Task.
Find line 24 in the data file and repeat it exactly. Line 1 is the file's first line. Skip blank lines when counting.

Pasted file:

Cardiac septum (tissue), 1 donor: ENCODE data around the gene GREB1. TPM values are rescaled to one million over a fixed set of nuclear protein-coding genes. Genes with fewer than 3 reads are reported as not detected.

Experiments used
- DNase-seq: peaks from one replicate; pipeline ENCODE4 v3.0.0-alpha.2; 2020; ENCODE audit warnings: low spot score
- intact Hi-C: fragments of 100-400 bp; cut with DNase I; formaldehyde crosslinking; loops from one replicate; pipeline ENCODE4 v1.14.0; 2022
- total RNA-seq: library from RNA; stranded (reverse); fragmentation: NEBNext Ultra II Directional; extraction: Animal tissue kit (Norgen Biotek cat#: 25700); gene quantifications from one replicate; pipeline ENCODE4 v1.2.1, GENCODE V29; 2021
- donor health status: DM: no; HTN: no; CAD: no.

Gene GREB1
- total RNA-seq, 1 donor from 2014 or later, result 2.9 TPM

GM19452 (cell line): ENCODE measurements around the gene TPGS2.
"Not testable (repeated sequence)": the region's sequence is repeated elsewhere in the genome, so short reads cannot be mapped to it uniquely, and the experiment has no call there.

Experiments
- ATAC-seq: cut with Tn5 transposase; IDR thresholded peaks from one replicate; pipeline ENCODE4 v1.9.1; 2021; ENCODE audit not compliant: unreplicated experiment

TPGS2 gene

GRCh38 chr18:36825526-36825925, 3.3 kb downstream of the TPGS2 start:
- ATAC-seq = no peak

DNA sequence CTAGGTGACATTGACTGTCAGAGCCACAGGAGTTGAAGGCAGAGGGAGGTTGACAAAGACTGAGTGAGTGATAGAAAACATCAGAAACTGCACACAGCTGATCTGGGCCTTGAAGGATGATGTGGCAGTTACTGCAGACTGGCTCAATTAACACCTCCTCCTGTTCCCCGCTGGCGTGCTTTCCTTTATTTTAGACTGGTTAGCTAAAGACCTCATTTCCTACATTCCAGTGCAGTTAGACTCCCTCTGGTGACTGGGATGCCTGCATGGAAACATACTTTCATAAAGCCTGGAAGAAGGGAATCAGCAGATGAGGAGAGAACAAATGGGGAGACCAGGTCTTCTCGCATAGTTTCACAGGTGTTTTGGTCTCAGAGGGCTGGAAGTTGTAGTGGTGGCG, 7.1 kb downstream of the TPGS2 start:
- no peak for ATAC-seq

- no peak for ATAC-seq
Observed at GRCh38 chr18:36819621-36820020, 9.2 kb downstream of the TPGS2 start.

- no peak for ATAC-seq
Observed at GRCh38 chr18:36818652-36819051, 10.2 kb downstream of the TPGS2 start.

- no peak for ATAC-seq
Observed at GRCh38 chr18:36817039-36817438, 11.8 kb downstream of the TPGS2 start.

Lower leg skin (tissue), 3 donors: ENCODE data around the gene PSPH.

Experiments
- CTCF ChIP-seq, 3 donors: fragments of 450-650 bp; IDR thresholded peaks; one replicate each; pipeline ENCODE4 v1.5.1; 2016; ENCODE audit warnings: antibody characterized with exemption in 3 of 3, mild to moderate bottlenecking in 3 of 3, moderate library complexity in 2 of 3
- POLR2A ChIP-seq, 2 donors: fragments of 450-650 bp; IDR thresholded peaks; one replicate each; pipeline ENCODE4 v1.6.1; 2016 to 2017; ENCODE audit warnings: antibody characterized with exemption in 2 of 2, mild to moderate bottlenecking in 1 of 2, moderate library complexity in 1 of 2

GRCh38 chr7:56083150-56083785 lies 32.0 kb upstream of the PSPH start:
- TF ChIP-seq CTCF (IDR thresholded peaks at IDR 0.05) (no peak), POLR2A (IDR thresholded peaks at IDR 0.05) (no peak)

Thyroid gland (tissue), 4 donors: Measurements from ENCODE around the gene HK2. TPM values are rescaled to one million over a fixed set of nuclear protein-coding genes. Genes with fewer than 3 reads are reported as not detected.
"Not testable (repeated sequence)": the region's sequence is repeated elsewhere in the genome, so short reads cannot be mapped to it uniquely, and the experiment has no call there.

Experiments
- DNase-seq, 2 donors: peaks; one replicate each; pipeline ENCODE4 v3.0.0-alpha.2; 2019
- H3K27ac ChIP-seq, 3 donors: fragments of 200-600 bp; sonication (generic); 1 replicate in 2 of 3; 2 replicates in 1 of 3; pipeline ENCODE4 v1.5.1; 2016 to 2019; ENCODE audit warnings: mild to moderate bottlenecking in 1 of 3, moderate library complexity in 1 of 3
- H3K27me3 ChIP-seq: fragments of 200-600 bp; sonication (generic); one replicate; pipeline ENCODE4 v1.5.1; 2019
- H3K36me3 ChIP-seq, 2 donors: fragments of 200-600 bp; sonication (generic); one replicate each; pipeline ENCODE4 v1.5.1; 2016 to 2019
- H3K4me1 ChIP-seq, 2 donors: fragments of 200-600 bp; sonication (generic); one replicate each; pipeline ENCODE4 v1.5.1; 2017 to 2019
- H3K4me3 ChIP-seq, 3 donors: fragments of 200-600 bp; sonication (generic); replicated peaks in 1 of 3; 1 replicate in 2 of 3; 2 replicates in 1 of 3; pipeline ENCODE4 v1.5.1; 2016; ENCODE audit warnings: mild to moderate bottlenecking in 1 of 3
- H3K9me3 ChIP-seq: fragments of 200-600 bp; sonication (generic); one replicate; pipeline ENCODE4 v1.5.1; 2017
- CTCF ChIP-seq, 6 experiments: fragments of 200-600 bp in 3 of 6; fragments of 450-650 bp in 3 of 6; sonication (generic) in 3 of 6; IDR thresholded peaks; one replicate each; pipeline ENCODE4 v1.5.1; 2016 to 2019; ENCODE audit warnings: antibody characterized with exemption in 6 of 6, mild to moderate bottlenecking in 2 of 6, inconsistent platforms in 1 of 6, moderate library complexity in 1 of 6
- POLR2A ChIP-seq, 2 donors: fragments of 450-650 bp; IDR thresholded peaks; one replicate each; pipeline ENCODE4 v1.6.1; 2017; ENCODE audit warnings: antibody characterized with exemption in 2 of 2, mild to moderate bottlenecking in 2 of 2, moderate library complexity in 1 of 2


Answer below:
Lower leg skin (tissue), 3 donors: ENCODE data around the gene PSPH.